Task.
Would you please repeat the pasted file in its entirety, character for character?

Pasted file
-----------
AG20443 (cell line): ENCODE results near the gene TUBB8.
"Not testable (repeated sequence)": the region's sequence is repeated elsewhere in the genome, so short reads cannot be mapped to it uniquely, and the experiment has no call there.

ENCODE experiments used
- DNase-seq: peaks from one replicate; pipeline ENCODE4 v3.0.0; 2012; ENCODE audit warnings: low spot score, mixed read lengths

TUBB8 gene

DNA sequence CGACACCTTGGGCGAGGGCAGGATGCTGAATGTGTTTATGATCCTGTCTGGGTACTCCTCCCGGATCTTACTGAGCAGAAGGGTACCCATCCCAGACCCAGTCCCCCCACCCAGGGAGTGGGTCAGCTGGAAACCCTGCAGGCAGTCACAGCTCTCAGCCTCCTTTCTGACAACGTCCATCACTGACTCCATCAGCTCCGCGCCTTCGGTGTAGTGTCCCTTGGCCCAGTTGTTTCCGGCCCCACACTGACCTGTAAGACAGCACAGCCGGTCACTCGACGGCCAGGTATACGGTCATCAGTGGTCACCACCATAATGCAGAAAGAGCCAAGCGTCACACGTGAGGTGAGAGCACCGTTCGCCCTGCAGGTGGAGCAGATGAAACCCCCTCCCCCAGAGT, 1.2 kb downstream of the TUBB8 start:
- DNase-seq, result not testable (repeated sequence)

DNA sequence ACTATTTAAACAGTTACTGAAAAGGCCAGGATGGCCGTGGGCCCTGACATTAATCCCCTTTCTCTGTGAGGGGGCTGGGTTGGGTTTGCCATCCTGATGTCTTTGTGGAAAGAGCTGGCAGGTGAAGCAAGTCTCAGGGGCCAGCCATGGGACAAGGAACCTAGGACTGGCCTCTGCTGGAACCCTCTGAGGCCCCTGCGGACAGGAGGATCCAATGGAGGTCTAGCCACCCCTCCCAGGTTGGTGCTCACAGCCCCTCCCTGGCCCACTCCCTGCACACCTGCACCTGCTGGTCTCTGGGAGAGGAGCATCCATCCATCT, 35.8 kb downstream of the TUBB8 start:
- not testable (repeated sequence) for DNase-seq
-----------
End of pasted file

AG20443 (cell line): ENCODE results near the gene TUBB8.
"Not testable (repeated sequence)": the region's sequence is repeated elsewhere in the genome, so short reads cannot be mapped to it uniquely, and the experiment has no call there.

ENCODE experiments used
- DNase-seq: peaks from one replicate; pipeline ENCODE4 v3.0.0; 2012; ENCODE audit warnings: low spot score, mixed read lengths

TUBB8 gene

DNA sequence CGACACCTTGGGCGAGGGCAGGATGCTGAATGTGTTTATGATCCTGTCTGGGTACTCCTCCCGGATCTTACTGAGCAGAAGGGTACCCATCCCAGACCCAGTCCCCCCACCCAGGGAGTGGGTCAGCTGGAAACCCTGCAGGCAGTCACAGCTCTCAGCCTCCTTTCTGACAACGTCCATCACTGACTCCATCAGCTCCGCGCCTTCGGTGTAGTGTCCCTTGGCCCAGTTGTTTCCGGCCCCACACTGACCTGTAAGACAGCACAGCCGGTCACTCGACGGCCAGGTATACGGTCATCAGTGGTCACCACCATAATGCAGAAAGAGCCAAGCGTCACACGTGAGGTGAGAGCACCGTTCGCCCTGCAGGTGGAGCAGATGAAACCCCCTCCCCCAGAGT, 1.2 kb downstream of the TUBB8 start:
- DNase-seq, result not testable (repeated sequence)

DNA sequence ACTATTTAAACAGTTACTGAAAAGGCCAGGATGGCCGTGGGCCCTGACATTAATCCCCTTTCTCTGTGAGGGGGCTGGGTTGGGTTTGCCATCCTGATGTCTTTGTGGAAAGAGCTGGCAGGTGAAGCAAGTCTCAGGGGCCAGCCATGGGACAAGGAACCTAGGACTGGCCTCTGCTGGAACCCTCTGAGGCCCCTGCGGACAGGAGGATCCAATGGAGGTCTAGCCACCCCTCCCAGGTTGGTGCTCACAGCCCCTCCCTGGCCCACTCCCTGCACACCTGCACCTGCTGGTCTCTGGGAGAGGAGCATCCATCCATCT, 35.8 kb downstream of the TUBB8 start:
- not testable (repeated sequence) for DNase-seq